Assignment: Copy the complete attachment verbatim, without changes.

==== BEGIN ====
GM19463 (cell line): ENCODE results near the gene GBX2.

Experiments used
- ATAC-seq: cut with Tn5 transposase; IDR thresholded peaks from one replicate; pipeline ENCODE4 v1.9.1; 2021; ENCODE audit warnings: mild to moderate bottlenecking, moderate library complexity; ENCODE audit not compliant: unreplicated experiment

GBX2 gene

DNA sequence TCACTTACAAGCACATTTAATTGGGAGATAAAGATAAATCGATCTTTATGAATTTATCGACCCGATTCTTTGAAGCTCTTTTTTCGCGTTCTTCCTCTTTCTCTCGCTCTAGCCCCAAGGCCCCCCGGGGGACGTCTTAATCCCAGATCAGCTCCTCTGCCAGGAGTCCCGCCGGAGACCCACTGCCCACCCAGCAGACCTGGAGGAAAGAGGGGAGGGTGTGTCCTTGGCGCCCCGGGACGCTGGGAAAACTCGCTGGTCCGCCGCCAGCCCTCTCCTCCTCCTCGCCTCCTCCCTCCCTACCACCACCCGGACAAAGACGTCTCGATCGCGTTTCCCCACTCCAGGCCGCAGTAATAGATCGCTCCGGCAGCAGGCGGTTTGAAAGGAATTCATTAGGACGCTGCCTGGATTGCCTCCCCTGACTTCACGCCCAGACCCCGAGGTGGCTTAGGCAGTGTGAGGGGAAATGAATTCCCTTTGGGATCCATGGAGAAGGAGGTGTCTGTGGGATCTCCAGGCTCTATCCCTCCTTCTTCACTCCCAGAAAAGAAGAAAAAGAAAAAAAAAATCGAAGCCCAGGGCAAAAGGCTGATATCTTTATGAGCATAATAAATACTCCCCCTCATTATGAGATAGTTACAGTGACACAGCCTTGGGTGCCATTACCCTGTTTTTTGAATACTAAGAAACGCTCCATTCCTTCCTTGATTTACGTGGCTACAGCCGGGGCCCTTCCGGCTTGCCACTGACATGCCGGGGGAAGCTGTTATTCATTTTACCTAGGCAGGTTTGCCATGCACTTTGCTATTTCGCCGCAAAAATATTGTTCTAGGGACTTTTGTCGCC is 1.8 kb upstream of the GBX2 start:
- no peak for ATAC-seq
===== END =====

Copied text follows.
GM19463 (cell line): ENCODE results near the gene GBX2.

Experiments used
- ATAC-seq: cut with Tn5 transposase; IDR thresholded peaks from one replicate; pipeline ENCODE4 v1.9.1; 2021; ENCODE audit warnings: mild to moderate bottlenecking, moderate library complexity; ENCODE audit not compliant: unreplicated experiment

GBX2 gene

DNA sequence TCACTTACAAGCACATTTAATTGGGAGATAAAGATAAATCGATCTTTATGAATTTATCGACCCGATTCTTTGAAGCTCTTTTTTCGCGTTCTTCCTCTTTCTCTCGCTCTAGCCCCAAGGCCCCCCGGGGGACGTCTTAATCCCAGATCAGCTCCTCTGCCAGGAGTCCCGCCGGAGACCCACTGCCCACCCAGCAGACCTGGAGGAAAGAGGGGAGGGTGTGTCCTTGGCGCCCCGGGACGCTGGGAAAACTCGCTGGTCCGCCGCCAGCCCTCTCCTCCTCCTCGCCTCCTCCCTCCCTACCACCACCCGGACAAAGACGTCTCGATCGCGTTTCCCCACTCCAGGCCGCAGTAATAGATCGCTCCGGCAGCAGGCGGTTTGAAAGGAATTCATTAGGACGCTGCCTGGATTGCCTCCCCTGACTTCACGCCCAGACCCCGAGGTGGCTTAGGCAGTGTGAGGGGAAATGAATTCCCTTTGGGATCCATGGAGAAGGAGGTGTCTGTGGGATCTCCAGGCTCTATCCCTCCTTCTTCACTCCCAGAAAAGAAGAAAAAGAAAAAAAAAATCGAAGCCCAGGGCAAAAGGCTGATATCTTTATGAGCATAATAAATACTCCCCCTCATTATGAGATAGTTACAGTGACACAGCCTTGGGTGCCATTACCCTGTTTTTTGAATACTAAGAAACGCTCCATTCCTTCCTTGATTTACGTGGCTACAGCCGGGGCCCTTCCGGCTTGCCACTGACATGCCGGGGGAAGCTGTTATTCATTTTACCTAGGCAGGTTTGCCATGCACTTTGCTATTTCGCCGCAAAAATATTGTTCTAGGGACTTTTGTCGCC is 1.8 kb upstream of the GBX2 start:
- no peak for ATAC-seq